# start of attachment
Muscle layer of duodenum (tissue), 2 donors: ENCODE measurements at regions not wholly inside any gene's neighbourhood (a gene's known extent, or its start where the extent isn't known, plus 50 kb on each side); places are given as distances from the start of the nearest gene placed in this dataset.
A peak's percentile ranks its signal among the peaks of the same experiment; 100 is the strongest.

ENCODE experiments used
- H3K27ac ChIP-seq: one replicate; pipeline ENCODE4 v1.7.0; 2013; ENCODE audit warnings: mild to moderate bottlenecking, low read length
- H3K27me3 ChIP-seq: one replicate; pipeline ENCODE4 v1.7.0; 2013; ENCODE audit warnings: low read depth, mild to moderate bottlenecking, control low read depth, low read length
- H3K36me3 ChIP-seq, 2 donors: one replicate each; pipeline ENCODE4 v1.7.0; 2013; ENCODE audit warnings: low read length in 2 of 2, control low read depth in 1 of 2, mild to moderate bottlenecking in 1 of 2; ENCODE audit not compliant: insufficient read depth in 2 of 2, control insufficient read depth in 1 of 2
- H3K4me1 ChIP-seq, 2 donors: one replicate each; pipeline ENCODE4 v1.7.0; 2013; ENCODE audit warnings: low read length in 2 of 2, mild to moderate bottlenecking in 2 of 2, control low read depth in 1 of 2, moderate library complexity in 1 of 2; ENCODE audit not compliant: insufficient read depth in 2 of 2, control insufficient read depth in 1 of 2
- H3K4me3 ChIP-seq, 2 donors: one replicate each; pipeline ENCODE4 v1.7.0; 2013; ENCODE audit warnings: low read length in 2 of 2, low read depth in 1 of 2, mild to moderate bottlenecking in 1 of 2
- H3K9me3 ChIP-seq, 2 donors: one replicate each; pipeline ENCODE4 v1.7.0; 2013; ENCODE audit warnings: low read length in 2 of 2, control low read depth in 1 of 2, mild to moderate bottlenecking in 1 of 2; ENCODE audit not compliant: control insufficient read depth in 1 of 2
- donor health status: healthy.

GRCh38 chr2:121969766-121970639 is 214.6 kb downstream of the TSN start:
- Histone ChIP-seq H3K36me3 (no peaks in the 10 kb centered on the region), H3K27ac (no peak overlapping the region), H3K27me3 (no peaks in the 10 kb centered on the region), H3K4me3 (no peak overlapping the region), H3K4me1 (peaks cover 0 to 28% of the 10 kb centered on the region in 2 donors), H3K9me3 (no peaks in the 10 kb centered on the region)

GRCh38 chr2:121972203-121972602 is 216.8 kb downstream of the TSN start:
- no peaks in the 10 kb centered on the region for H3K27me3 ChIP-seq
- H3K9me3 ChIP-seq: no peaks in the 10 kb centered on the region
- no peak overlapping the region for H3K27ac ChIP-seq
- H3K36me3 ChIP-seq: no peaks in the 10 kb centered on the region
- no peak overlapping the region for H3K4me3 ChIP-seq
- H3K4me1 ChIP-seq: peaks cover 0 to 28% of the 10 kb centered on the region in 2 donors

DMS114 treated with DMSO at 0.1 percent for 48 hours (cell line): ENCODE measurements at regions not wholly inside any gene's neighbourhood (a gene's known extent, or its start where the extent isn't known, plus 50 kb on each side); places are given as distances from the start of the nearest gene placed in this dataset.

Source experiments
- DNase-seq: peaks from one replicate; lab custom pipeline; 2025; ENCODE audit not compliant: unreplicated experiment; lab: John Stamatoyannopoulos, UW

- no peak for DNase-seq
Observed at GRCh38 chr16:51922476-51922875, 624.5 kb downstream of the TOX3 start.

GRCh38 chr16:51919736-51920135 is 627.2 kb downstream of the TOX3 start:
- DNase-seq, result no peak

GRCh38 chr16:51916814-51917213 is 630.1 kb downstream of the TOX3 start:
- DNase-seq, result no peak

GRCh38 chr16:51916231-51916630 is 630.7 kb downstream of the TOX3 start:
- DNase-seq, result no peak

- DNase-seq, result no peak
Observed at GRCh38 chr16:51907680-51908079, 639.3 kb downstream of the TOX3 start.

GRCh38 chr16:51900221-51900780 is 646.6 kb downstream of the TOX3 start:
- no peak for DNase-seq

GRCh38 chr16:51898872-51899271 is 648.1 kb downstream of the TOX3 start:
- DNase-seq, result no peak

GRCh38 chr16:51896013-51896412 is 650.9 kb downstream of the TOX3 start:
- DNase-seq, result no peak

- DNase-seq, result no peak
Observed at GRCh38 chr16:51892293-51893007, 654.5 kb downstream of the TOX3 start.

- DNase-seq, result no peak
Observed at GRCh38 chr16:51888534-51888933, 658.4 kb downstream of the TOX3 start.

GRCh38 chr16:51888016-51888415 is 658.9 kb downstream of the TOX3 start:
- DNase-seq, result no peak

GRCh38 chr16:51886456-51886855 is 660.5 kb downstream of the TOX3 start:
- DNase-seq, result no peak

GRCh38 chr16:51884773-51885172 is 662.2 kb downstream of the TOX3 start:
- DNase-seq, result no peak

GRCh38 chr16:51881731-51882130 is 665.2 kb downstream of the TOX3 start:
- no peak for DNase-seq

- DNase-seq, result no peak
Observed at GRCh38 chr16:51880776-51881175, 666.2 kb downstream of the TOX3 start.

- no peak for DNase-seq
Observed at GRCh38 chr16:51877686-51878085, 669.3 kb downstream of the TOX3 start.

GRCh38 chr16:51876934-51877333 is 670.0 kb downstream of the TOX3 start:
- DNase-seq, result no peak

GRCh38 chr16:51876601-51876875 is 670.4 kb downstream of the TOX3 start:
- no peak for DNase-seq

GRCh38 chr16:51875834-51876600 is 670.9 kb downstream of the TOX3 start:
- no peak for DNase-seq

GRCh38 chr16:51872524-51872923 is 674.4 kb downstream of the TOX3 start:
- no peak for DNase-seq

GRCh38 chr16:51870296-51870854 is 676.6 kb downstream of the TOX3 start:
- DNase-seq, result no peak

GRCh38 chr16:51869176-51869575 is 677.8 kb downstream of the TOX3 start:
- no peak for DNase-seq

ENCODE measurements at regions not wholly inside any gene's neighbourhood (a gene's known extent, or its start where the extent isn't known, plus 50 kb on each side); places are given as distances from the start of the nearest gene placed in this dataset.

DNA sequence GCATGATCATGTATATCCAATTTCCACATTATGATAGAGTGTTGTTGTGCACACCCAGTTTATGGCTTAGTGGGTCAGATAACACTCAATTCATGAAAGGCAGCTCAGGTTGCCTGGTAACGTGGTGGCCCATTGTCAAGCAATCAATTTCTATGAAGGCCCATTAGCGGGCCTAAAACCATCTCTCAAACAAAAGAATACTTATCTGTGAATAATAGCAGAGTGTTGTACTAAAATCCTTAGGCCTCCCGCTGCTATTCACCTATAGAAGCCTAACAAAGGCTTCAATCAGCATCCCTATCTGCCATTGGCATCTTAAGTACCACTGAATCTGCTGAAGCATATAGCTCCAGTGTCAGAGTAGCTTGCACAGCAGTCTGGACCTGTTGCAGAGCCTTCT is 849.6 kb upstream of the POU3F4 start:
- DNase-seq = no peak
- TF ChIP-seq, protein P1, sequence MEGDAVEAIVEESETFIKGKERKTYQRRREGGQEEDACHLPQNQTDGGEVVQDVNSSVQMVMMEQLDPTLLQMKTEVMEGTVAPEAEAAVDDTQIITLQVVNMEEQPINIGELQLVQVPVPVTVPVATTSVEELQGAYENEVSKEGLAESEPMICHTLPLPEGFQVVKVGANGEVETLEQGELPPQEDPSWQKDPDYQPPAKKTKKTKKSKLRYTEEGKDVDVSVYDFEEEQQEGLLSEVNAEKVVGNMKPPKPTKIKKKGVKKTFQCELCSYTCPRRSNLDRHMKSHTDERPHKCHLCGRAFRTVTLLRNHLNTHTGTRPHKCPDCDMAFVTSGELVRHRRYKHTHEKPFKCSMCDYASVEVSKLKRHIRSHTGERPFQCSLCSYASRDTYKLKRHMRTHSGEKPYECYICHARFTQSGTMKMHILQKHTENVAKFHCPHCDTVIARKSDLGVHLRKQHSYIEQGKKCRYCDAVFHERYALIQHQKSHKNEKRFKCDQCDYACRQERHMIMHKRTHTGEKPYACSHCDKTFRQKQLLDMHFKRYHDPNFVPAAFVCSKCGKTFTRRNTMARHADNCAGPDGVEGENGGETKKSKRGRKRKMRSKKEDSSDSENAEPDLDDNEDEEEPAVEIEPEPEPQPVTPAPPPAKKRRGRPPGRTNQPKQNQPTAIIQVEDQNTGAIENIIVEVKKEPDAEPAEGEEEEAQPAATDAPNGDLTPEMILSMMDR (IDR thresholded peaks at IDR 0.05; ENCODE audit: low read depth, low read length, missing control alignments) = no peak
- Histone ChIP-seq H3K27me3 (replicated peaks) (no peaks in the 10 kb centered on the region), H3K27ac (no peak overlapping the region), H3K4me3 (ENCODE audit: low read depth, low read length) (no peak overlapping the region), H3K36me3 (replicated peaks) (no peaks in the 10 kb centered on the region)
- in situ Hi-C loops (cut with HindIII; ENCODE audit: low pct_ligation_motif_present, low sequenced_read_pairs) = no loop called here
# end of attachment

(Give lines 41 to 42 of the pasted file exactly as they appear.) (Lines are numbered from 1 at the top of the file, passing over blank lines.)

- DNase-seq, result no peak
Observed at GRCh38 chr16:51888534-51888933, 658.4 kb downstream of the TOX3 start.